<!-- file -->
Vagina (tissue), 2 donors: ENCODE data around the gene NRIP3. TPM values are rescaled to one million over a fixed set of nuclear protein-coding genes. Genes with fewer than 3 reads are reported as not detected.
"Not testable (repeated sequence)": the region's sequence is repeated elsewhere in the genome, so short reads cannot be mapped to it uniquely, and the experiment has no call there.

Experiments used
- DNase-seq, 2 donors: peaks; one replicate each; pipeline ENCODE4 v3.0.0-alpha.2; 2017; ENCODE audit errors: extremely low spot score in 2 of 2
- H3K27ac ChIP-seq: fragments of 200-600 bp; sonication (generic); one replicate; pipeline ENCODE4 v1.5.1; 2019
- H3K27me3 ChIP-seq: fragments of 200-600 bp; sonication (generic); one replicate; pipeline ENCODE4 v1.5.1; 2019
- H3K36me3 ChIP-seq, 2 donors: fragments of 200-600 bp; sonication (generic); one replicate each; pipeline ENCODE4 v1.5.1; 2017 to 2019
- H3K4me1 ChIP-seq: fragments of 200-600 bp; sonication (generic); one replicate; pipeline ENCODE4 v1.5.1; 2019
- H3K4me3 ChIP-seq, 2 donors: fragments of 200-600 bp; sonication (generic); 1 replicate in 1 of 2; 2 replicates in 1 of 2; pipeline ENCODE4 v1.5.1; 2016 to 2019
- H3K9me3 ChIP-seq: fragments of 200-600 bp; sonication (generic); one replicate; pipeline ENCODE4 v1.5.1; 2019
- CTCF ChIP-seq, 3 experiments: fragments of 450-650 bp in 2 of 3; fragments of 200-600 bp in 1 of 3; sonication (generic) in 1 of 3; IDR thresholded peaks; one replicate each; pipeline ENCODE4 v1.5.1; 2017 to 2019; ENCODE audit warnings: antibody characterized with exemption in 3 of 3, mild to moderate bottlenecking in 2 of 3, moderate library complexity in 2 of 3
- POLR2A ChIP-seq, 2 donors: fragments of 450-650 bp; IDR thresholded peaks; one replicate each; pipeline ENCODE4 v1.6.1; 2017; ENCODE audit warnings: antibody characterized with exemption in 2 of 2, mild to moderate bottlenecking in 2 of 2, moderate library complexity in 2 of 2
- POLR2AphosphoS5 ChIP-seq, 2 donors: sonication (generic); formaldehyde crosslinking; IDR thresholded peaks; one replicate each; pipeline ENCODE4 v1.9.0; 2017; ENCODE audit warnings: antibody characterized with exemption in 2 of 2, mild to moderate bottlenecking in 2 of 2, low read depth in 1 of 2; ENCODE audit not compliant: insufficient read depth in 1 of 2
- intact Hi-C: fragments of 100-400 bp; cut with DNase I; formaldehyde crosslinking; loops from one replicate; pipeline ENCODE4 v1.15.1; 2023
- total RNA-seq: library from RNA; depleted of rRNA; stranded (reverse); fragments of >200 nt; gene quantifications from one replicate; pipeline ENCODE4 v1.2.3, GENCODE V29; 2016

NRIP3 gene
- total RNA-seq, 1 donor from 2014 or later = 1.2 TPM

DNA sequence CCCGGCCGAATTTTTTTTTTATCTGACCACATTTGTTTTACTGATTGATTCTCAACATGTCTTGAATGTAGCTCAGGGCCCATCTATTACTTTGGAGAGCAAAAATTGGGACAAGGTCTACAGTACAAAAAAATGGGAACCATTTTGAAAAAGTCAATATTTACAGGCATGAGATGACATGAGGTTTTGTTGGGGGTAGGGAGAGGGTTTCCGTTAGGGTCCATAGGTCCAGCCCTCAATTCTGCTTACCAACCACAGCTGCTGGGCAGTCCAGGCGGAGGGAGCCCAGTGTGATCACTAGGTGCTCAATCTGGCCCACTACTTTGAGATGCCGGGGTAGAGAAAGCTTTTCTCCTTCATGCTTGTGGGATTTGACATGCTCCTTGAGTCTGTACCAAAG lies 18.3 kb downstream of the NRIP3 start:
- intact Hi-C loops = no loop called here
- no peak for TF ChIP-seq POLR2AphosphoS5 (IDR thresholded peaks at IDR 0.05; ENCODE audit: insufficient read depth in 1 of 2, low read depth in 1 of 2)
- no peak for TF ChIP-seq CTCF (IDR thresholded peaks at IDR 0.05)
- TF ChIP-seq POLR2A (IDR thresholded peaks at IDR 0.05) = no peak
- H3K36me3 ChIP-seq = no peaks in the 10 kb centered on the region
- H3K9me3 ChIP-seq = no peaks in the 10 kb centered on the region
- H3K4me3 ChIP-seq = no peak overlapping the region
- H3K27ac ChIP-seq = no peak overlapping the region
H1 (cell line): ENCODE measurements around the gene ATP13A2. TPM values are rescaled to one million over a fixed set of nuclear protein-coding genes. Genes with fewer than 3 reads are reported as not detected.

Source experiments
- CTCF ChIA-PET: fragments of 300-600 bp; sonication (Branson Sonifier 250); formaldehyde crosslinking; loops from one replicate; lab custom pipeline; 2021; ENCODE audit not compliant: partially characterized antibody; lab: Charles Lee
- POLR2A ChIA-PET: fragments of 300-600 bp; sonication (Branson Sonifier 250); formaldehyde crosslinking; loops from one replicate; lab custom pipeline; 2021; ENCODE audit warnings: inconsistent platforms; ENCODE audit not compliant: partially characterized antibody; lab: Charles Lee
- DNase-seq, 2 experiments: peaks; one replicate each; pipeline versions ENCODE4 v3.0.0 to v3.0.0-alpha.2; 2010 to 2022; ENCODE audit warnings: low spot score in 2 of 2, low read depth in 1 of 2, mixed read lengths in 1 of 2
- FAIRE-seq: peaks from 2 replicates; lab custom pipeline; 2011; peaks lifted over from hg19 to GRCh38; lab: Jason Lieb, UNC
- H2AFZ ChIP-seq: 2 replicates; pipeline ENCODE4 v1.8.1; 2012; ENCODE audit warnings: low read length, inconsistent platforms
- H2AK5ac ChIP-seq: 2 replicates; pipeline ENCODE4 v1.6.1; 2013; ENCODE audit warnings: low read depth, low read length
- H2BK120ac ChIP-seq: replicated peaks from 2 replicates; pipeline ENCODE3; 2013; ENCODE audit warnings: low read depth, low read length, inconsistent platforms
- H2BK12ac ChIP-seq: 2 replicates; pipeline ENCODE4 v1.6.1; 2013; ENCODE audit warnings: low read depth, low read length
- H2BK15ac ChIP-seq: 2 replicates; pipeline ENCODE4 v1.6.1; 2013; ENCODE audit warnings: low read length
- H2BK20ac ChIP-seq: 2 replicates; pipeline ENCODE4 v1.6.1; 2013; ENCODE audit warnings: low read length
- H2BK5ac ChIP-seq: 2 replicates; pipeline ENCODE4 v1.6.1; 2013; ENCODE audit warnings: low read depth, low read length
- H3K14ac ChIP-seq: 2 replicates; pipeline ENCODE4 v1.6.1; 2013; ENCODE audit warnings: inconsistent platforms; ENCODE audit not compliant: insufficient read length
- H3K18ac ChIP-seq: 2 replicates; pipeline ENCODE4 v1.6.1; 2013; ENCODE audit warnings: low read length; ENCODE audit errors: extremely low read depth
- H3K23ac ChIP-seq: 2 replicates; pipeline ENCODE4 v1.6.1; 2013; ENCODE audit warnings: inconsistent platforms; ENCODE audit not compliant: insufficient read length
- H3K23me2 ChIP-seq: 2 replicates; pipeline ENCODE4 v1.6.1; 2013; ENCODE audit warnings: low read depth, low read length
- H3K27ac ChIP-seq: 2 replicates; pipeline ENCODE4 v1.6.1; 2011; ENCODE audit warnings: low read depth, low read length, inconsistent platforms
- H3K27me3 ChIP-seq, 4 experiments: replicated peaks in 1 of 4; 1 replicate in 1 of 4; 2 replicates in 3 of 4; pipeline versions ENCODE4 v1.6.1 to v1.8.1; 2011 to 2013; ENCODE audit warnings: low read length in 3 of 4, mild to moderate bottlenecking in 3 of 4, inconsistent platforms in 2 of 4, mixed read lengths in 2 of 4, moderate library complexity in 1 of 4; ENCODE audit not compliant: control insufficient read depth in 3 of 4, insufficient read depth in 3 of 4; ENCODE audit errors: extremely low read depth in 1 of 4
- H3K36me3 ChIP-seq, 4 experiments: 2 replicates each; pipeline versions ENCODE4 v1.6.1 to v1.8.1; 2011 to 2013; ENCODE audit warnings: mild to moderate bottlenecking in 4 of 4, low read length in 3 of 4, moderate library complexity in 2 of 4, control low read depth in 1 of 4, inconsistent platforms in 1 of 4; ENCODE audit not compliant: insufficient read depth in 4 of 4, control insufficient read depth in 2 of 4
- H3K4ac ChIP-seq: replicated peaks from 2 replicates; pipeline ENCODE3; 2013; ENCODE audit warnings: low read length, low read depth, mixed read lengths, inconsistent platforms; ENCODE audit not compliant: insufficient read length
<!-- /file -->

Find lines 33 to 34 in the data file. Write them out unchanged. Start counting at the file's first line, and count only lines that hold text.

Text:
- H2AFZ ChIP-seq: 2 replicates; pipeline ENCODE4 v1.8.1; 2012; ENCODE audit warnings: low read length, inconsistent platforms
- H2AK5ac ChIP-seq: 2 replicates; pipeline ENCODE4 v1.6.1; 2013; ENCODE audit warnings: low read depth, low read length